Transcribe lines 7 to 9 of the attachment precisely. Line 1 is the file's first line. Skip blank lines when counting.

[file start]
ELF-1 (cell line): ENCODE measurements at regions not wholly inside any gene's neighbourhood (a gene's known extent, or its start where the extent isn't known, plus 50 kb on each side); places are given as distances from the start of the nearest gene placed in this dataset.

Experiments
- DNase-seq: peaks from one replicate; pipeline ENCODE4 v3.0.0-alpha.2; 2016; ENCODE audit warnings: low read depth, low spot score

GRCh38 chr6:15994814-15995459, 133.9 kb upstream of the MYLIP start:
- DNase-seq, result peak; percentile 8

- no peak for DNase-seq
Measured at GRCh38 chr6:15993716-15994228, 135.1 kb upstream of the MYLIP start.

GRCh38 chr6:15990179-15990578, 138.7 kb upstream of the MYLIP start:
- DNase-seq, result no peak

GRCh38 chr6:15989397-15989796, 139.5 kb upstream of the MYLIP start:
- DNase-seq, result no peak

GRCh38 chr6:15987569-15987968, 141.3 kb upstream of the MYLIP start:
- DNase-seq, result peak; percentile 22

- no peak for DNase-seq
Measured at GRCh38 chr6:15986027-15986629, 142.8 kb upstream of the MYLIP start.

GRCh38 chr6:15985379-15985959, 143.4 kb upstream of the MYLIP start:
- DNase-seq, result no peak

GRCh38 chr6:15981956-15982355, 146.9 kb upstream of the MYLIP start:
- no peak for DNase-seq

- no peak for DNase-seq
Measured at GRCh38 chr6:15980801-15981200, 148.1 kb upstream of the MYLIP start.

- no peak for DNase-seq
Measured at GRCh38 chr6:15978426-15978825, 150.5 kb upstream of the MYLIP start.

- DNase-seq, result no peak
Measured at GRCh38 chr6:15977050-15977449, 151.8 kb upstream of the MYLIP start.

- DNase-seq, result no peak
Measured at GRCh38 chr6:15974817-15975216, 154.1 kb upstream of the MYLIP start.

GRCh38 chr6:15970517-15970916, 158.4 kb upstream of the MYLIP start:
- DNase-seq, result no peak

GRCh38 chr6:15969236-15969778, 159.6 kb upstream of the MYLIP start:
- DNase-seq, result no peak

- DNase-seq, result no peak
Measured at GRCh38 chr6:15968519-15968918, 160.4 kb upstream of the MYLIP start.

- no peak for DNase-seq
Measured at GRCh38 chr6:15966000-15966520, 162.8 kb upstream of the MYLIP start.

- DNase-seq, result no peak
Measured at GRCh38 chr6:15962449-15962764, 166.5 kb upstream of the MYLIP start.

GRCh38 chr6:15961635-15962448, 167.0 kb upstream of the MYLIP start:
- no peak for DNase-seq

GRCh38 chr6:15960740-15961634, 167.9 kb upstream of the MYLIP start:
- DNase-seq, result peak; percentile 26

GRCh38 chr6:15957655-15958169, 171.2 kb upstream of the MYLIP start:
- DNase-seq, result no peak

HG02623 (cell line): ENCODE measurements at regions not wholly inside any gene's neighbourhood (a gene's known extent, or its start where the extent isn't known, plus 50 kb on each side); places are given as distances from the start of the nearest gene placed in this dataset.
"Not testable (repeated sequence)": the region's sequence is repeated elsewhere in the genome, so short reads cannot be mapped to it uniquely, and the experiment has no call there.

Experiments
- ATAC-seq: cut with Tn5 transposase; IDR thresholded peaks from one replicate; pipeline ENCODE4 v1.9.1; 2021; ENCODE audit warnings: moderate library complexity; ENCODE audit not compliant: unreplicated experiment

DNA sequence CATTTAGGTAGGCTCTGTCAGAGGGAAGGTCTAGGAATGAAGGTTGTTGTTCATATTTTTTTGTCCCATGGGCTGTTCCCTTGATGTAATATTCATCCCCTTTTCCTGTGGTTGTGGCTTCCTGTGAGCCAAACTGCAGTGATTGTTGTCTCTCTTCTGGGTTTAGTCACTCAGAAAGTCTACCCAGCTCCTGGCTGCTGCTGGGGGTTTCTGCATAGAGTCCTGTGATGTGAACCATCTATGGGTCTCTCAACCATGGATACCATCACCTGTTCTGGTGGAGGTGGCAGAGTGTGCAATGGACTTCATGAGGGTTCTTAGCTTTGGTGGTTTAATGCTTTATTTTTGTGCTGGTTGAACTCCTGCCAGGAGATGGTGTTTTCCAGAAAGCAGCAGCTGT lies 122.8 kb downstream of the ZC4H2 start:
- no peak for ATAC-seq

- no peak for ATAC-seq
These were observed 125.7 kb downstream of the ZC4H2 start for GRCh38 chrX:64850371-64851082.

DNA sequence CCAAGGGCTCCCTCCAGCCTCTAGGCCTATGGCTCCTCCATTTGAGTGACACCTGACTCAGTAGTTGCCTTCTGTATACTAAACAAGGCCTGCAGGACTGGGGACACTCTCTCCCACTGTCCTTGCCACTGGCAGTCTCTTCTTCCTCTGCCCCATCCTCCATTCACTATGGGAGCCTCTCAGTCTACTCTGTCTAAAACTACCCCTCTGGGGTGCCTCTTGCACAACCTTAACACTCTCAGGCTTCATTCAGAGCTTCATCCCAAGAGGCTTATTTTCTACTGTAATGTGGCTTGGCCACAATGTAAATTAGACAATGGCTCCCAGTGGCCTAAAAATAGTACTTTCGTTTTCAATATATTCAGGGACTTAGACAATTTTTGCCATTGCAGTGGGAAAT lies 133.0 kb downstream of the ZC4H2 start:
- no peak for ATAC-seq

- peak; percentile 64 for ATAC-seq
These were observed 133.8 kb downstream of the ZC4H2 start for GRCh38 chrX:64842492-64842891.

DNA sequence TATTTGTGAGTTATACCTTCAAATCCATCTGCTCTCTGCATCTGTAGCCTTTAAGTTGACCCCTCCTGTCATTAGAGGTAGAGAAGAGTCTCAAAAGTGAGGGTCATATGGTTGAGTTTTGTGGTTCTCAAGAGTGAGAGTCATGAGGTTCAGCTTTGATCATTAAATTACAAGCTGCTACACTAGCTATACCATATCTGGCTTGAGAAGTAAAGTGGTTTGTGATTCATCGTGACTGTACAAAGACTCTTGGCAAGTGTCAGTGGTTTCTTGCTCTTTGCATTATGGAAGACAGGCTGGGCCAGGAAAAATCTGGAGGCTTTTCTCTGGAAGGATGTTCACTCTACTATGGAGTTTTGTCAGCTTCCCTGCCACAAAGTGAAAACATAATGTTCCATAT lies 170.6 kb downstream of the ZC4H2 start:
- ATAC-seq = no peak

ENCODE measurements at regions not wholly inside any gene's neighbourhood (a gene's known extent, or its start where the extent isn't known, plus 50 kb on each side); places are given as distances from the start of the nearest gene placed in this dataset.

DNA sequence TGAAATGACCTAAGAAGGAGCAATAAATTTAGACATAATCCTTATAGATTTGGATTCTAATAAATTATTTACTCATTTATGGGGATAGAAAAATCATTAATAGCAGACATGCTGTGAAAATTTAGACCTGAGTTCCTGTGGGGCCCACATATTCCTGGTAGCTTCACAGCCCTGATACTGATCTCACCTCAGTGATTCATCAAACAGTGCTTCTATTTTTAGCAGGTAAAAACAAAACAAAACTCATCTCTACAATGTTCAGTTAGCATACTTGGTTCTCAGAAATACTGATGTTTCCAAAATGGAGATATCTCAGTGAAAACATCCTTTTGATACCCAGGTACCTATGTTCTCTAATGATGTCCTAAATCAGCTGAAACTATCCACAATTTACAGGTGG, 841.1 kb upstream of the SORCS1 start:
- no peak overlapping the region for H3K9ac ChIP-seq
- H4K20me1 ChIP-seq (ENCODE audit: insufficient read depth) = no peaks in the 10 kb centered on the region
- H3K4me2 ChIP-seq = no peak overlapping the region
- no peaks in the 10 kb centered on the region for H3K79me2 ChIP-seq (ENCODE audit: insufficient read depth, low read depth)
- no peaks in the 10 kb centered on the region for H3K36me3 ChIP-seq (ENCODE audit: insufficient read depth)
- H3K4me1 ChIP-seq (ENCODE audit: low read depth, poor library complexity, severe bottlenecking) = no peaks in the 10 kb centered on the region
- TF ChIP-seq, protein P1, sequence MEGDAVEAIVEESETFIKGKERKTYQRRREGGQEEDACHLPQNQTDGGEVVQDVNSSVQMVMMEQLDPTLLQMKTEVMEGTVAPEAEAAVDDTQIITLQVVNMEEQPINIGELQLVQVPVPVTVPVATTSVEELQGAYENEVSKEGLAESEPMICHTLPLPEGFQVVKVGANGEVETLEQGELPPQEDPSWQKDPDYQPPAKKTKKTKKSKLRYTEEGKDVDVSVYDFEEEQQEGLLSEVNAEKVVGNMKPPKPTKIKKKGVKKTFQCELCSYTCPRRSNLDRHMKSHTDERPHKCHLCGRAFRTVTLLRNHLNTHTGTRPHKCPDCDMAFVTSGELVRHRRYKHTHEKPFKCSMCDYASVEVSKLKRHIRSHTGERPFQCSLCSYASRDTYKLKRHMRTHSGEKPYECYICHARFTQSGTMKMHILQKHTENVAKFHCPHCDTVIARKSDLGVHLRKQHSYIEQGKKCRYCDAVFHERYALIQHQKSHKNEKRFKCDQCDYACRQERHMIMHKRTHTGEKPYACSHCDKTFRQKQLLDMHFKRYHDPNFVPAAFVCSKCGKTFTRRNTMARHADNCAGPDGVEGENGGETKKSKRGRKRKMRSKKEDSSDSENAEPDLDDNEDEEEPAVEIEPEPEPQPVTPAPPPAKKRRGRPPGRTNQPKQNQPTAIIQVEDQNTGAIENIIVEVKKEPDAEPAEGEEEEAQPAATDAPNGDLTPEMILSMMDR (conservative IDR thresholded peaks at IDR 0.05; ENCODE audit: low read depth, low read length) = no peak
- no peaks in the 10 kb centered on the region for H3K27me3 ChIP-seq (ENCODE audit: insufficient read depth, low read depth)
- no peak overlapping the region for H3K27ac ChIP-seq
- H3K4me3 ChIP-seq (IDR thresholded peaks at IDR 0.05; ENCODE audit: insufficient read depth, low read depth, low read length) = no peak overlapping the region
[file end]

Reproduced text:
Measured at GRCh38 chr6:15993716-15994228, 135.1 kb upstream of the MYLIP start.

GRCh38 chr6:15990179-15990578, 138.7 kb upstream of the MYLIP start:
- DNase-seq, result no peak